Review and photos by Takama, edited by Plesiosauria
A lot of new figures have come out in 2017 [vote for your favourites here – Ed], but perhaps none have become more controversial than the Acrocanthosaurus that Schleich have created for their ‘Conquering the Earth’ dinosaurs collection. Sure, other Schleich models made for this year (like the Allosaurus) have their issues, but this one seems to bear the brunt of the scrutiny when it comes to the reception from dinosaur toy critics. The ‘Conquering the Earth’ Acrocanthosaurus is the first Acrocanthosaurus that Schleich has ever made, and I assume it was created to compete with versions of this dinosaur by the likes of CollectA, Rebor, and the recently released Papo model. However, one glance at the model should be enough to tell you that this is not one of Schleich’s finest pieces.
I calculate it is around 1:35 scale, and to start things off with the pros, the arms are supinated in a palm-to-palm pose, not pronated into ‘bunny paws’ like those on the Allosaurus released in the same year. The characteristic high spine is also present on this model. However, the cons greatly outweigh the pros, although personally I think this model is not as bad as some of the other figures made by Schleich in the past.
One of the criticisms some people were quick to jump on is the tripodal stance. While it’s true that the model is made in a tripodal stance, the model can still balance on its own two feet, with the tail held just an inch or less off the ground. That does not excuse the fact that this model has oversized feet, and that it is missing dewclaws. One can only speculate why this model is missing this anatomical feature, and it’s not the only feature missing from the model. Other problems with it include: the lack of an enlarged claw on the hands, a tail too short, and lack of binocular vision. If you challenged this model to a staring contest, you’d win by a landslide because there’s no way the animal could see you without turning its head to the side.
Speaking of the head, the fenestrae of the skull are visible through the skin, which definitely means that they shrink-wrapped it just like some of their other models (although thankfully this one is not as ugly as the Schleich Barapasaurus). The model features an articulated jaw, that could be used for playability among other dinosaur toys, but it doesn’t open very wide. In terms of detail, there is nothing to write home about on this model. A majority of the figure’s skin is sculpted with wrinkles, and the way the bottom half of the figure is sculpted makes me almost certain that they digitally sculpted this model. The long rows of creases remind me an awful lot of those on the Brachiosaurus and Barapasaurus from the same line, and it shows a certain level of laziness that I just can’t help but notice.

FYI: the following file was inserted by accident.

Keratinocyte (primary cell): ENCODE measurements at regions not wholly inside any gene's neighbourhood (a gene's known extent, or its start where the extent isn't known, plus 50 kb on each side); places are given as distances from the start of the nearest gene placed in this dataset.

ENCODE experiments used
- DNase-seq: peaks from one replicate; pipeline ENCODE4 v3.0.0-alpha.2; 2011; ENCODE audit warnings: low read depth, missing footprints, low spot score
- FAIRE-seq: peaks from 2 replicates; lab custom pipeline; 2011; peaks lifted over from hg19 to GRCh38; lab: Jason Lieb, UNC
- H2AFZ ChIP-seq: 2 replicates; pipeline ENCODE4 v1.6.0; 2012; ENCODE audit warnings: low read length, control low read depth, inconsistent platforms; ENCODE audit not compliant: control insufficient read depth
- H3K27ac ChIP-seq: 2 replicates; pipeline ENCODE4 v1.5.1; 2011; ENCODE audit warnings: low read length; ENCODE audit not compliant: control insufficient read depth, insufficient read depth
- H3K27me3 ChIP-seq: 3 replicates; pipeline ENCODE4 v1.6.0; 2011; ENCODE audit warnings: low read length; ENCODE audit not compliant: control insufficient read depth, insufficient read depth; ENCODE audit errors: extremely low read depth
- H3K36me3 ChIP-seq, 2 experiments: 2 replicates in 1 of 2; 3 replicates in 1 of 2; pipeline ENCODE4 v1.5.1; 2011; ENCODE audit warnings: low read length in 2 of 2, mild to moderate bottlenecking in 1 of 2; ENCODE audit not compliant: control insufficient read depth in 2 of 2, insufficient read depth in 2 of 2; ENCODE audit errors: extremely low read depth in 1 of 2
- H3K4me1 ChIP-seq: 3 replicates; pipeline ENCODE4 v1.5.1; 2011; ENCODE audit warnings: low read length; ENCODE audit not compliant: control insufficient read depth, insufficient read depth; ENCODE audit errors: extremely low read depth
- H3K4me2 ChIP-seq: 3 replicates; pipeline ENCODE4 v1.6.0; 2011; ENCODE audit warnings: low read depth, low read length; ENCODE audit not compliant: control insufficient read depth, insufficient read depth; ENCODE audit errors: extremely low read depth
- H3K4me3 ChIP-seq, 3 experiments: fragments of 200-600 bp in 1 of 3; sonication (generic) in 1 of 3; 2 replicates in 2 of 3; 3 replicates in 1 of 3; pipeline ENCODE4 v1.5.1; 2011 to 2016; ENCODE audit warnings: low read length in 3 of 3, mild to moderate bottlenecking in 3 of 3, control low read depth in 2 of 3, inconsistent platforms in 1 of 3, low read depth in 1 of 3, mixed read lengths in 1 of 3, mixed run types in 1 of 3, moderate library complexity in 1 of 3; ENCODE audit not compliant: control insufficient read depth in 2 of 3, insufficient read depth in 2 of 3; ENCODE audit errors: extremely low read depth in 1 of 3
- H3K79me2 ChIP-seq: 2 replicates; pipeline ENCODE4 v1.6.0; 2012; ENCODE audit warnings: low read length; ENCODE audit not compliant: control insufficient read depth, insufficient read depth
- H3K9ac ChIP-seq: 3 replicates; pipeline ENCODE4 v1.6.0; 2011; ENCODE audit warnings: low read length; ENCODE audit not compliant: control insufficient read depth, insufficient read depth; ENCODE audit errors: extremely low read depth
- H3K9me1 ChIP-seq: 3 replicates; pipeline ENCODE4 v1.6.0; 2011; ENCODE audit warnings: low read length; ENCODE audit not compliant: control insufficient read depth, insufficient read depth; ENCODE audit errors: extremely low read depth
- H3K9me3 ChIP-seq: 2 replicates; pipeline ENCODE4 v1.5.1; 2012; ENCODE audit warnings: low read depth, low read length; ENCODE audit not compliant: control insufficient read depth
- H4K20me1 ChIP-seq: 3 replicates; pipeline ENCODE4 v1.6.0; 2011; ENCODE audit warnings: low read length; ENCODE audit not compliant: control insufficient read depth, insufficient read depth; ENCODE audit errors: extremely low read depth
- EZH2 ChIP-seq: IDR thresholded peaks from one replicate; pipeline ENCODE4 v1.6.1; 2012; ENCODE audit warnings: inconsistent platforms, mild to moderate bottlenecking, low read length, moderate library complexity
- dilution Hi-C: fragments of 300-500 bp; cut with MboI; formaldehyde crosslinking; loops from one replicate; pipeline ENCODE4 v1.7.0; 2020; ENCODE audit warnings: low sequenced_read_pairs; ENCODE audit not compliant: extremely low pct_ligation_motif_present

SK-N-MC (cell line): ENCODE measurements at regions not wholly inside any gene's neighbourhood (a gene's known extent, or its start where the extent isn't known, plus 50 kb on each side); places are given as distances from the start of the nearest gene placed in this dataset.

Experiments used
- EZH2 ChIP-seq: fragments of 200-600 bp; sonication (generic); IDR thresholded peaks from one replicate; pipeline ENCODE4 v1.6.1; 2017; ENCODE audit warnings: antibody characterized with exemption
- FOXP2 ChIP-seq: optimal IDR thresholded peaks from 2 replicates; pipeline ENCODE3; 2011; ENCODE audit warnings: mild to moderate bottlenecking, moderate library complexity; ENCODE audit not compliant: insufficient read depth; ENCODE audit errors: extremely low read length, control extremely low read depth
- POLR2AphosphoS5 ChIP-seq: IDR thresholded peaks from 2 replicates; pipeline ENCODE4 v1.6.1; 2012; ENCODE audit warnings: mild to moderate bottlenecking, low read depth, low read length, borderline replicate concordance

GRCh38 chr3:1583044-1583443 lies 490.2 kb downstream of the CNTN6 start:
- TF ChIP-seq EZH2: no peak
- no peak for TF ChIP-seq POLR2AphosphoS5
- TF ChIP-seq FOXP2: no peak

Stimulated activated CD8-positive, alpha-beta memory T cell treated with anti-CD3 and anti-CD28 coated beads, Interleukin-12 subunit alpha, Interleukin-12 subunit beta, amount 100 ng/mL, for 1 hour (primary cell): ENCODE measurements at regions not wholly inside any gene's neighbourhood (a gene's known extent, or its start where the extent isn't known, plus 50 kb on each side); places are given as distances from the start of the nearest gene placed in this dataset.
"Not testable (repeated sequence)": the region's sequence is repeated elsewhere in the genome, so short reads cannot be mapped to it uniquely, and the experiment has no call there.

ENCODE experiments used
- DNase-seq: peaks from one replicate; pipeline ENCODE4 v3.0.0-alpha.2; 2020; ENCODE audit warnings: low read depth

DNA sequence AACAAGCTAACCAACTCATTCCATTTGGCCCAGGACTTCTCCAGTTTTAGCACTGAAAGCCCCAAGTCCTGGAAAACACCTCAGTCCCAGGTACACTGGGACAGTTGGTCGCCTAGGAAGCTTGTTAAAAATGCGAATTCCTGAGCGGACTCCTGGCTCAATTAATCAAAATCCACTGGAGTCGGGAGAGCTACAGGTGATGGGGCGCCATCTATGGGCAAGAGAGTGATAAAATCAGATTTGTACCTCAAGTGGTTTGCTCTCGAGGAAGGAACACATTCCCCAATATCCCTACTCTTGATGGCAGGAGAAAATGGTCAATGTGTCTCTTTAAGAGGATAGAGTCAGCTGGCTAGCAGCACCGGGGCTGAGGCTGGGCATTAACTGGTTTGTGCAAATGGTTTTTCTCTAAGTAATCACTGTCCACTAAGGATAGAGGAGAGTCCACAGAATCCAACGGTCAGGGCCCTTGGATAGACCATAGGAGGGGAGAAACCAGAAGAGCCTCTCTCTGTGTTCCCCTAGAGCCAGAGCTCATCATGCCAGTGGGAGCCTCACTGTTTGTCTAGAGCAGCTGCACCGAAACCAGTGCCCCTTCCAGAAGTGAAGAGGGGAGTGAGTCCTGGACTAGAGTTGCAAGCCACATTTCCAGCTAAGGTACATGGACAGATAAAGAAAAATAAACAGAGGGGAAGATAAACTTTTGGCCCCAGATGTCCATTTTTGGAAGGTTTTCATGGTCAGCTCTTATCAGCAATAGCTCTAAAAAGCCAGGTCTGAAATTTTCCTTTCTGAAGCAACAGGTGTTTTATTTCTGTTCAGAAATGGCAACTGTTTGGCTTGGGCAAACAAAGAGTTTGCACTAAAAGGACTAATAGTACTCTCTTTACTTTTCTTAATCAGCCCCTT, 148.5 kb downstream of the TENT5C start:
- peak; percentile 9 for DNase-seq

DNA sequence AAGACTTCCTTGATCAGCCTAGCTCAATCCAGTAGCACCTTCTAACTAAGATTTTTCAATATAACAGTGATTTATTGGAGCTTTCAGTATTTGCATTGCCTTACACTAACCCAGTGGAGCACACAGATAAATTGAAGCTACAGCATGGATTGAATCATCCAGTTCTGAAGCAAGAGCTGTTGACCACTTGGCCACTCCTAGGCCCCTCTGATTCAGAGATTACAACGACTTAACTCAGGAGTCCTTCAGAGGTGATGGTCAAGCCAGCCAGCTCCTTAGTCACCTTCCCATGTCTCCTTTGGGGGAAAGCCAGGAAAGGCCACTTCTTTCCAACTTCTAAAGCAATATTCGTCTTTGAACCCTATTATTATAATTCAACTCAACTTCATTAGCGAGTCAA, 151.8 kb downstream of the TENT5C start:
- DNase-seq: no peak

The colors of this figure almost harken back to Schleich’s ‘Replicasaurus’ days, with a majority of the model painted in two shades of brown (both a light and a dark brown), with black highlights on the skull. The animal’s characteristic high spine is painted in a bright blue, that extends all along the animal’s back. Other colors include black for the claws, white for the teeth, orange for the eyes, and blue for the tongue.
Overall, this is sure to divide tastes in our community. It is not Schleich’s finest work, but at the same time, it’s not the worst thing they’ve ever made in my opinion. Do I recommend this to anyone looking for an accurate or good looking Acrocanthosaurus toy? Absolutely not! But it would make for a decent kids toy. It is certainly made out of a durable material that can probably withstand the most abusive children, and Schleich clearly did not make this with collectors in mine, because the paint quality on this model is poor – the simple act of handling the model is enough to cause the paint to flake off. If you still wish to purchase oneof these things, then you can find it on Amazon here and Ebay.